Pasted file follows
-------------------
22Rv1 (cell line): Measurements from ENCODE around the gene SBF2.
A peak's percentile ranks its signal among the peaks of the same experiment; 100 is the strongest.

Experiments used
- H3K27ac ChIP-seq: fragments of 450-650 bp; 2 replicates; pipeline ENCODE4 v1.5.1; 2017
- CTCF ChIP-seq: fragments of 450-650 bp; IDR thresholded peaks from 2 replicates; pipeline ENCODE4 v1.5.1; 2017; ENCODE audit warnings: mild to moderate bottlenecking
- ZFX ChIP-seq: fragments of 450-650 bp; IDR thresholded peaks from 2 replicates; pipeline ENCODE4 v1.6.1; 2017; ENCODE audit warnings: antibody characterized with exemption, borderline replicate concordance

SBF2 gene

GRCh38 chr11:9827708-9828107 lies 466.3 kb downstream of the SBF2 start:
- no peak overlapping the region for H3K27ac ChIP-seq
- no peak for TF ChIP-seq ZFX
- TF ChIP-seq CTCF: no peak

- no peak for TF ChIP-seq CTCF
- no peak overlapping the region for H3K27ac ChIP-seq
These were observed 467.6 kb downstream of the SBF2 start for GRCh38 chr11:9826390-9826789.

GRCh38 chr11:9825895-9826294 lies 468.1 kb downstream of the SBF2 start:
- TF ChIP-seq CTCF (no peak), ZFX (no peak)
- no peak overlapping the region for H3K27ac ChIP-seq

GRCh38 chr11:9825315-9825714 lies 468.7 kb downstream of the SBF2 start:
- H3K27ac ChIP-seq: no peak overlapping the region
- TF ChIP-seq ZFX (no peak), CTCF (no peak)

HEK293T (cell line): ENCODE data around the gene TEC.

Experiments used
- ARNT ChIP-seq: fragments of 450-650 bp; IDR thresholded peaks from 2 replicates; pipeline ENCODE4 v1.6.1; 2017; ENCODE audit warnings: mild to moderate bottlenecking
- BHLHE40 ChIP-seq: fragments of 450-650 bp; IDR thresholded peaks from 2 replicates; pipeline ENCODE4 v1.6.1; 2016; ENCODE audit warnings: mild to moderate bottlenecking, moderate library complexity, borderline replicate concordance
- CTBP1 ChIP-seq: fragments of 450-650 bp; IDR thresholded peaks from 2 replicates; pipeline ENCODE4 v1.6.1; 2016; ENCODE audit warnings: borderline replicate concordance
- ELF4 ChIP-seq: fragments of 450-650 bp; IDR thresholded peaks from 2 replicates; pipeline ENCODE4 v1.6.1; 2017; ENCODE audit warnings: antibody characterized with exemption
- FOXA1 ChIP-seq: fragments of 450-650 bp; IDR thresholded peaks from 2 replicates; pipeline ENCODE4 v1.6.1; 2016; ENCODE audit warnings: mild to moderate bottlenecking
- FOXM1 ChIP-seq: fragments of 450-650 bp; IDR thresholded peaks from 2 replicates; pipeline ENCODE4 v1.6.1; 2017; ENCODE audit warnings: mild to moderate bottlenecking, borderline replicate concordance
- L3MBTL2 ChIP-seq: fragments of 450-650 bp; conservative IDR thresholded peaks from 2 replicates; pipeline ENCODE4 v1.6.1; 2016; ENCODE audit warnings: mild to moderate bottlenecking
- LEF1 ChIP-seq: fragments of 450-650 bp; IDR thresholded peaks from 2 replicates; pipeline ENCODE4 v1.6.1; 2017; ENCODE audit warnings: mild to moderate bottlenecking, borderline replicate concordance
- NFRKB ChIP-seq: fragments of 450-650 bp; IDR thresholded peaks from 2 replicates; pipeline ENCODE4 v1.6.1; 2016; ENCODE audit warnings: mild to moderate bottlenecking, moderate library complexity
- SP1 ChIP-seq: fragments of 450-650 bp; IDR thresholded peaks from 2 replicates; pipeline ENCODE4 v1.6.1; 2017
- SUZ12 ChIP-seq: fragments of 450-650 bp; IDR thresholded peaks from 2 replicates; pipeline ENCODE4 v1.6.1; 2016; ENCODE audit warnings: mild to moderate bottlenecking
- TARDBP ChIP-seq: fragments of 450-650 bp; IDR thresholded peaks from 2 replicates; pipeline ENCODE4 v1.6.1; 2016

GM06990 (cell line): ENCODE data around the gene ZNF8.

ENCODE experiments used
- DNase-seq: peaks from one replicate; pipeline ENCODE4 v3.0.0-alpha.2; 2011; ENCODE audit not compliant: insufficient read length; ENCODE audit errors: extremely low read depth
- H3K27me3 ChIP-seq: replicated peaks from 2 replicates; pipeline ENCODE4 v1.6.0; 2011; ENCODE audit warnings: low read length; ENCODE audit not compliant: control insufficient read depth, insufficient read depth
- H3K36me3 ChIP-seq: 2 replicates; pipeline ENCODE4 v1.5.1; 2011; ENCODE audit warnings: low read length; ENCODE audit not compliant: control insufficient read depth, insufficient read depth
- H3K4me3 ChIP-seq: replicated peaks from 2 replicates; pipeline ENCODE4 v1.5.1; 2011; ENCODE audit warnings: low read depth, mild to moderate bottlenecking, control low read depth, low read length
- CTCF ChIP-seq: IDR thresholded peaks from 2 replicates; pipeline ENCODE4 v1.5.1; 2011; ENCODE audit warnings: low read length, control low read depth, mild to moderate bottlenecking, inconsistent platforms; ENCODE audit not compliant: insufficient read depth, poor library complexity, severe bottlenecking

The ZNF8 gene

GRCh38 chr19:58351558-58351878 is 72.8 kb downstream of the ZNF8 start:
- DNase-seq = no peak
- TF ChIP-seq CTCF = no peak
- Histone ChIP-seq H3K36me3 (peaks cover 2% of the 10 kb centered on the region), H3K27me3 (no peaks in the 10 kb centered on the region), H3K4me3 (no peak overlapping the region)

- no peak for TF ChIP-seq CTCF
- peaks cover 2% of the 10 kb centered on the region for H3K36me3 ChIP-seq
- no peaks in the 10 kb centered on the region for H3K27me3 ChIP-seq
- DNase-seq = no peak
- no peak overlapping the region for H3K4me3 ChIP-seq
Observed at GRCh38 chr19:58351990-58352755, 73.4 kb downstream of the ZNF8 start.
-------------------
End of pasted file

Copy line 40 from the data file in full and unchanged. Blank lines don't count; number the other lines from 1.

- H3K4me3 ChIP-seq: replicated peaks from 2 replicates; pipeline ENCODE4 v1.5.1; 2011; ENCODE audit warnings: low read depth, mild to moderate bottlenecking, control low read depth, low read length